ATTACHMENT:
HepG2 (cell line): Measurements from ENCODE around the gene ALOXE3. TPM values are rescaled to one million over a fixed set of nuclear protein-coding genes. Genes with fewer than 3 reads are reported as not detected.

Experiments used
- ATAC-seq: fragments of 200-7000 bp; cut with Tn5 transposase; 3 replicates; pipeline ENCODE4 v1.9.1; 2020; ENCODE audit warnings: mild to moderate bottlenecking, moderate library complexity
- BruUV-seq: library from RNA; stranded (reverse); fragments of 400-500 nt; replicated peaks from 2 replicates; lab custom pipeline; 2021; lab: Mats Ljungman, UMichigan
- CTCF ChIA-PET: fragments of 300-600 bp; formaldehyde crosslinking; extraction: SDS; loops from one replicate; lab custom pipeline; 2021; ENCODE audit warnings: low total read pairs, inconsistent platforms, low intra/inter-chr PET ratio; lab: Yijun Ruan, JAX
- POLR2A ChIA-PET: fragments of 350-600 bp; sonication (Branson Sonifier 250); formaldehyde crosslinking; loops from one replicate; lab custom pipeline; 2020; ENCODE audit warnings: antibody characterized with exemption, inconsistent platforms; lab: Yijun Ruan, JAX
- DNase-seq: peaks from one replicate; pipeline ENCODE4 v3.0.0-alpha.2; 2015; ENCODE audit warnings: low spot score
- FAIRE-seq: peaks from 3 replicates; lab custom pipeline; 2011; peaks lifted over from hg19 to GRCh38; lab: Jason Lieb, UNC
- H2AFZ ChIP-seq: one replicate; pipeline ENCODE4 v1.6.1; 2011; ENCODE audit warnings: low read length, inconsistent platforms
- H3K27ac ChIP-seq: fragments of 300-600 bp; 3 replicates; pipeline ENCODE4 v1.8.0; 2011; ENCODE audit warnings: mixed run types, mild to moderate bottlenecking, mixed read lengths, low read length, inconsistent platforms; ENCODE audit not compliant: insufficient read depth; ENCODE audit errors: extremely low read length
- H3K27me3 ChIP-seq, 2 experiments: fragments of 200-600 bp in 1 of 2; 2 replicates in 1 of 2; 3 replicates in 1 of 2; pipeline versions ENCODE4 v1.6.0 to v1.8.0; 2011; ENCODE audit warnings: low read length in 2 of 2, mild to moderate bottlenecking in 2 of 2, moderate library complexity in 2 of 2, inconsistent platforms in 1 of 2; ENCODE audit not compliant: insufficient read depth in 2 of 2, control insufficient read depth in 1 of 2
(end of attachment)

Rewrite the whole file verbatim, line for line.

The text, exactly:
HepG2 (cell line): Measurements from ENCODE around the gene ALOXE3. TPM values are rescaled to one million over a fixed set of nuclear protein-coding genes. Genes with fewer than 3 reads are reported as not detected.

Experiments used
- ATAC-seq: fragments of 200-7000 bp; cut with Tn5 transposase; 3 replicates; pipeline ENCODE4 v1.9.1; 2020; ENCODE audit warnings: mild to moderate bottlenecking, moderate library complexity
- BruUV-seq: library from RNA; stranded (reverse); fragments of 400-500 nt; replicated peaks from 2 replicates; lab custom pipeline; 2021; lab: Mats Ljungman, UMichigan
- CTCF ChIA-PET: fragments of 300-600 bp; formaldehyde crosslinking; extraction: SDS; loops from one replicate; lab custom pipeline; 2021; ENCODE audit warnings: low total read pairs, inconsistent platforms, low intra/inter-chr PET ratio; lab: Yijun Ruan, JAX
- POLR2A ChIA-PET: fragments of 350-600 bp; sonication (Branson Sonifier 250); formaldehyde crosslinking; loops from one replicate; lab custom pipeline; 2020; ENCODE audit warnings: antibody characterized with exemption, inconsistent platforms; lab: Yijun Ruan, JAX
- DNase-seq: peaks from one replicate; pipeline ENCODE4 v3.0.0-alpha.2; 2015; ENCODE audit warnings: low spot score
- FAIRE-seq: peaks from 3 replicates; lab custom pipeline; 2011; peaks lifted over from hg19 to GRCh38; lab: Jason Lieb, UNC
- H2AFZ ChIP-seq: one replicate; pipeline ENCODE4 v1.6.1; 2011; ENCODE audit warnings: low read length, inconsistent platforms
- H3K27ac ChIP-seq: fragments of 300-600 bp; 3 replicates; pipeline ENCODE4 v1.8.0; 2011; ENCODE audit warnings: mixed run types, mild to moderate bottlenecking, mixed read lengths, low read length, inconsistent platforms; ENCODE audit not compliant: insufficient read depth; ENCODE audit errors: extremely low read length
- H3K27me3 ChIP-seq, 2 experiments: fragments of 200-600 bp in 1 of 2; 2 replicates in 1 of 2; 3 replicates in 1 of 2; pipeline versions ENCODE4 v1.6.0 to v1.8.0; 2011; ENCODE audit warnings: low read length in 2 of 2, mild to moderate bottlenecking in 2 of 2, moderate library complexity in 2 of 2, inconsistent platforms in 1 of 2; ENCODE audit not compliant: insufficient read depth in 2 of 2, control insufficient read depth in 1 of 2